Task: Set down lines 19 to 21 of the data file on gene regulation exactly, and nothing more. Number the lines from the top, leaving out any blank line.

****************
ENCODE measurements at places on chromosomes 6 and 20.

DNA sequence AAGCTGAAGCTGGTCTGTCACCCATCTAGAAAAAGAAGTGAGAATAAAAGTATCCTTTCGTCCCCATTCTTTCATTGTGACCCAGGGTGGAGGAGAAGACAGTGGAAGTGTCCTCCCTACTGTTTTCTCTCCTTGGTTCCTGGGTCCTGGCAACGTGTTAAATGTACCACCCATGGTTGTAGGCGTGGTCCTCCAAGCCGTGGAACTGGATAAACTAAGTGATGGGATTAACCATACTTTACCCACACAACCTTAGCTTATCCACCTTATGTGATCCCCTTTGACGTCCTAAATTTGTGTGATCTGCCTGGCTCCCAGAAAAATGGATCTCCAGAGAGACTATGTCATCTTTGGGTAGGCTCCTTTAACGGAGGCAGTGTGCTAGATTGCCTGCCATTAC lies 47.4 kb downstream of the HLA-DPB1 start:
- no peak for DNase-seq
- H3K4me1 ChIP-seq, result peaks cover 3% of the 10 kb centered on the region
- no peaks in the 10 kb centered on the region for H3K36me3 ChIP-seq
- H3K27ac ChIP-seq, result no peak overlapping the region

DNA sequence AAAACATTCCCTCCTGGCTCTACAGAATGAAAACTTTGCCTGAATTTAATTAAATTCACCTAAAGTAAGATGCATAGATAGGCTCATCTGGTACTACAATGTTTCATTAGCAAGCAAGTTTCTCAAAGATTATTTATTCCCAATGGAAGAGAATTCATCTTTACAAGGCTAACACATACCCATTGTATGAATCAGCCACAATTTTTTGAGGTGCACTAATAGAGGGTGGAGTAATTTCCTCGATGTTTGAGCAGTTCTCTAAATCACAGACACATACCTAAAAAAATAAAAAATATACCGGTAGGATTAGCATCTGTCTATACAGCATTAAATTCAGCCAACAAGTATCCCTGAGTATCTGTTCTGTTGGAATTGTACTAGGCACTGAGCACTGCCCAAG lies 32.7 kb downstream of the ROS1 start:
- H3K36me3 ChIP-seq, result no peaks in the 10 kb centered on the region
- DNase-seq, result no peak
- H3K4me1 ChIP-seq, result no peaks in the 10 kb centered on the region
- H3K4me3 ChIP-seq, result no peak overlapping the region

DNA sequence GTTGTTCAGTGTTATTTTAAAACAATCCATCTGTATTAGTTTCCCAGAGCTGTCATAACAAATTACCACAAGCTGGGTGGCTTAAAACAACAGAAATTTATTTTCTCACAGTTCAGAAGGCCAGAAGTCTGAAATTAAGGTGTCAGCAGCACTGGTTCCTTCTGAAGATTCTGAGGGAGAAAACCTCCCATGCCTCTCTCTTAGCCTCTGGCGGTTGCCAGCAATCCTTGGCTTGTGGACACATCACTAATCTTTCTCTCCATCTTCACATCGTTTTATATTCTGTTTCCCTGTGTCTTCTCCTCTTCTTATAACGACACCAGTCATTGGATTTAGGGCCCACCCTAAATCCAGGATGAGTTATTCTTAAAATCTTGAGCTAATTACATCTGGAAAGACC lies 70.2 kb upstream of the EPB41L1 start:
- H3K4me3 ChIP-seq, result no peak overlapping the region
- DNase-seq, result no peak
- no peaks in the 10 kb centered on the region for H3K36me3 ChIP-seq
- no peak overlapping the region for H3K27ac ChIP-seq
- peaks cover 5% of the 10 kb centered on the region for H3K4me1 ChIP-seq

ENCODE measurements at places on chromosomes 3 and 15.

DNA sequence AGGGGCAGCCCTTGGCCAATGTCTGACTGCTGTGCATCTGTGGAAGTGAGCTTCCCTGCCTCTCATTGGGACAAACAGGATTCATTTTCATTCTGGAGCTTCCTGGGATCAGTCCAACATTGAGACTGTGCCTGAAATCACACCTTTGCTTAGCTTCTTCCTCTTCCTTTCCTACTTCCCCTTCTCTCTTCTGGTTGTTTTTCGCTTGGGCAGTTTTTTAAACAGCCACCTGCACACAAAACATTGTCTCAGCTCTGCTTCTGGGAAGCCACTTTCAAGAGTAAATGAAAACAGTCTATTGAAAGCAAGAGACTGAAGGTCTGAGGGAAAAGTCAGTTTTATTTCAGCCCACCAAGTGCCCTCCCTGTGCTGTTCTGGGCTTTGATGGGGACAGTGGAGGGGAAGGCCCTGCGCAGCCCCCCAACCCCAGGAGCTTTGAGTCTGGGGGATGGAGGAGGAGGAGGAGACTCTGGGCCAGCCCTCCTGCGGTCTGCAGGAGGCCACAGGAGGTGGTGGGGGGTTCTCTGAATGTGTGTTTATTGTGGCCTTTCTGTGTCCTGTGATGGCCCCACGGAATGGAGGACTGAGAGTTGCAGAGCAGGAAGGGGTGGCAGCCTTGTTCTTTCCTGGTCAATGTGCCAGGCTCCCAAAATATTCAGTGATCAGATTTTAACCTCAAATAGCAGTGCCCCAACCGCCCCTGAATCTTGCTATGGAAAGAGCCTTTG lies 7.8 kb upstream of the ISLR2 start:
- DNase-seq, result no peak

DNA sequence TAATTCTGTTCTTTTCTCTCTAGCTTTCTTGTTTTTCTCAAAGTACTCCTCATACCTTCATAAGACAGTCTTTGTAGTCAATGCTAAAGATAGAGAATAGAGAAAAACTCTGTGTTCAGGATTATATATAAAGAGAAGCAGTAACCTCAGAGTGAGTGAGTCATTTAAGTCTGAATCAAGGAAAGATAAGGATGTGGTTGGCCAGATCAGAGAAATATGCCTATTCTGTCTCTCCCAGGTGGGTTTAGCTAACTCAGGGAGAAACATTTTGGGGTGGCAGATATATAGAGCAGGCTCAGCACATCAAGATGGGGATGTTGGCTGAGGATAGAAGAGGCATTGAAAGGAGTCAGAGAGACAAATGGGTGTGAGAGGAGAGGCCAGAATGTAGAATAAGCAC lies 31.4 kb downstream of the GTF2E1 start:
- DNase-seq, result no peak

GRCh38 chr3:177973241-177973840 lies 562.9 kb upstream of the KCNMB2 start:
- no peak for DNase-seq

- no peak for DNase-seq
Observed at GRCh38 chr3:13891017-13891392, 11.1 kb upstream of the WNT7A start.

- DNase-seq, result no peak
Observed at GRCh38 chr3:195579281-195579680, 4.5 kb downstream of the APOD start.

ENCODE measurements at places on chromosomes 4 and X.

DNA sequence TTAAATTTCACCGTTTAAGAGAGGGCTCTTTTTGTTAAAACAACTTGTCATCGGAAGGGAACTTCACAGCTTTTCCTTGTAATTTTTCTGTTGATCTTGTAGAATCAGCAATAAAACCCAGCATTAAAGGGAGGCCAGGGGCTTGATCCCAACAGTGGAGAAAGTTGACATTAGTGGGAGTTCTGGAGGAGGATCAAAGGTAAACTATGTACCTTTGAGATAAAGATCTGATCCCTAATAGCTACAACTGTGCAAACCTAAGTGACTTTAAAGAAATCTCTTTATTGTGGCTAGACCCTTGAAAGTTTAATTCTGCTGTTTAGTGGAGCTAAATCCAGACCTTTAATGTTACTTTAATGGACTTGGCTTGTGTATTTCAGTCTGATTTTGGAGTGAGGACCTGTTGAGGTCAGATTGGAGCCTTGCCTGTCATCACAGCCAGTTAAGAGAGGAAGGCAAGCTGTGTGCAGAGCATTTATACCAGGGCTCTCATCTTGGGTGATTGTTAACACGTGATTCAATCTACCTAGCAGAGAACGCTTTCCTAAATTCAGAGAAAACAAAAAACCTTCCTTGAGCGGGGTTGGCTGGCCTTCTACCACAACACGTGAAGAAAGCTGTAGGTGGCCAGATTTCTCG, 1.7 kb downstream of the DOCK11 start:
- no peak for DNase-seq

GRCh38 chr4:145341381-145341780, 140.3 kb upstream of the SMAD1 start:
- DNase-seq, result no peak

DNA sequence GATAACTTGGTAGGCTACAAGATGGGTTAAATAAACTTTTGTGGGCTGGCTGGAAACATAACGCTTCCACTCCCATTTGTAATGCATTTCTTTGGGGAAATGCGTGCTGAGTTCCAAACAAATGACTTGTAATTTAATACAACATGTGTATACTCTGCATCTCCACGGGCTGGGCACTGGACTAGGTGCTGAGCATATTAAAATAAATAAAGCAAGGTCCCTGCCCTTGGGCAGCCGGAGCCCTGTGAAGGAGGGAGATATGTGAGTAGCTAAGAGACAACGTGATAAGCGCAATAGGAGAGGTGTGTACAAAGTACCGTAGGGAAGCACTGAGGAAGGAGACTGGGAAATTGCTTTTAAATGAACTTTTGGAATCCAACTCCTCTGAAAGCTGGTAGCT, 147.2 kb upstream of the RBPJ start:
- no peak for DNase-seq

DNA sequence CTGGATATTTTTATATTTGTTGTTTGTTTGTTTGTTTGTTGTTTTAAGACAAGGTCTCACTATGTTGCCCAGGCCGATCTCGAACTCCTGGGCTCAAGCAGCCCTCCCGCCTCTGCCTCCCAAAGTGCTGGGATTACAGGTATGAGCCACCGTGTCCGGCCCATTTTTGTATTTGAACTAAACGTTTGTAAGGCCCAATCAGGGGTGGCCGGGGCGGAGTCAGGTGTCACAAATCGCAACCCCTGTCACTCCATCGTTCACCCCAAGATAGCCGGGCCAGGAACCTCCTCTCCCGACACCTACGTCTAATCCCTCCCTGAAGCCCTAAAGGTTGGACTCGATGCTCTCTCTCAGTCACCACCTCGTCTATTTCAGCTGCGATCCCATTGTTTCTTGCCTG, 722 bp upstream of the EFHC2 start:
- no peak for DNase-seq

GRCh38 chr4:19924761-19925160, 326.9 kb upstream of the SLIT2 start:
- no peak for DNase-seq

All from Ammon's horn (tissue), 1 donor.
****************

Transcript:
DNA sequence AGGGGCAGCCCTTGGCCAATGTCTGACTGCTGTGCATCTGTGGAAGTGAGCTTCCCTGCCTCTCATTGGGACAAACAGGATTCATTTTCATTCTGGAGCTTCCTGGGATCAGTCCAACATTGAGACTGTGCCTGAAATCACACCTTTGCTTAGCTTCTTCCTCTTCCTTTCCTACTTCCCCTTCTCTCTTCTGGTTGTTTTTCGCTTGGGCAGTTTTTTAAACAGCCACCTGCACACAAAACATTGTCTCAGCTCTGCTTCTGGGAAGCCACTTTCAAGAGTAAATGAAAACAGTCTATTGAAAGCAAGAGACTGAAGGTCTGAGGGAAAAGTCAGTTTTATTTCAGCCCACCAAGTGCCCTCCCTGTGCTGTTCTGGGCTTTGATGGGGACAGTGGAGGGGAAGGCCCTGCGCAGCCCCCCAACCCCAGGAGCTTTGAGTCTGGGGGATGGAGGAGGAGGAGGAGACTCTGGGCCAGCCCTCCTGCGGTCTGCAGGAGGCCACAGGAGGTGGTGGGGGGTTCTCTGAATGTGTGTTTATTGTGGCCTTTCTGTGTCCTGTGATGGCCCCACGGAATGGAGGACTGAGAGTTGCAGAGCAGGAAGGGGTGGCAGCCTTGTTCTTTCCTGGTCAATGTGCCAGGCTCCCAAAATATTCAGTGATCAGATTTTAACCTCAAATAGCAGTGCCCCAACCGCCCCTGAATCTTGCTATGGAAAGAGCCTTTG lies 7.8 kb upstream of the ISLR2 start:
- DNase-seq, result no peak

DNA sequence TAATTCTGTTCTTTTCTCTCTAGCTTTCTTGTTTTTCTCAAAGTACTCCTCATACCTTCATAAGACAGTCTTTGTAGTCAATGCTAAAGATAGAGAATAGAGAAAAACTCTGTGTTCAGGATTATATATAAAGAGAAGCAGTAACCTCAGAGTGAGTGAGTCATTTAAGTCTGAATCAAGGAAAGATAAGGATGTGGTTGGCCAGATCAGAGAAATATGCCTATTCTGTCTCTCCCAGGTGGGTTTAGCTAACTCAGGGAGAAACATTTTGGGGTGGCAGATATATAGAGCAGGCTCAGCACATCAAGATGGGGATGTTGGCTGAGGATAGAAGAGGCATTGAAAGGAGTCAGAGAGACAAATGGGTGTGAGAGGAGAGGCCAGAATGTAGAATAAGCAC lies 31.4 kb downstream of the GTF2E1 start: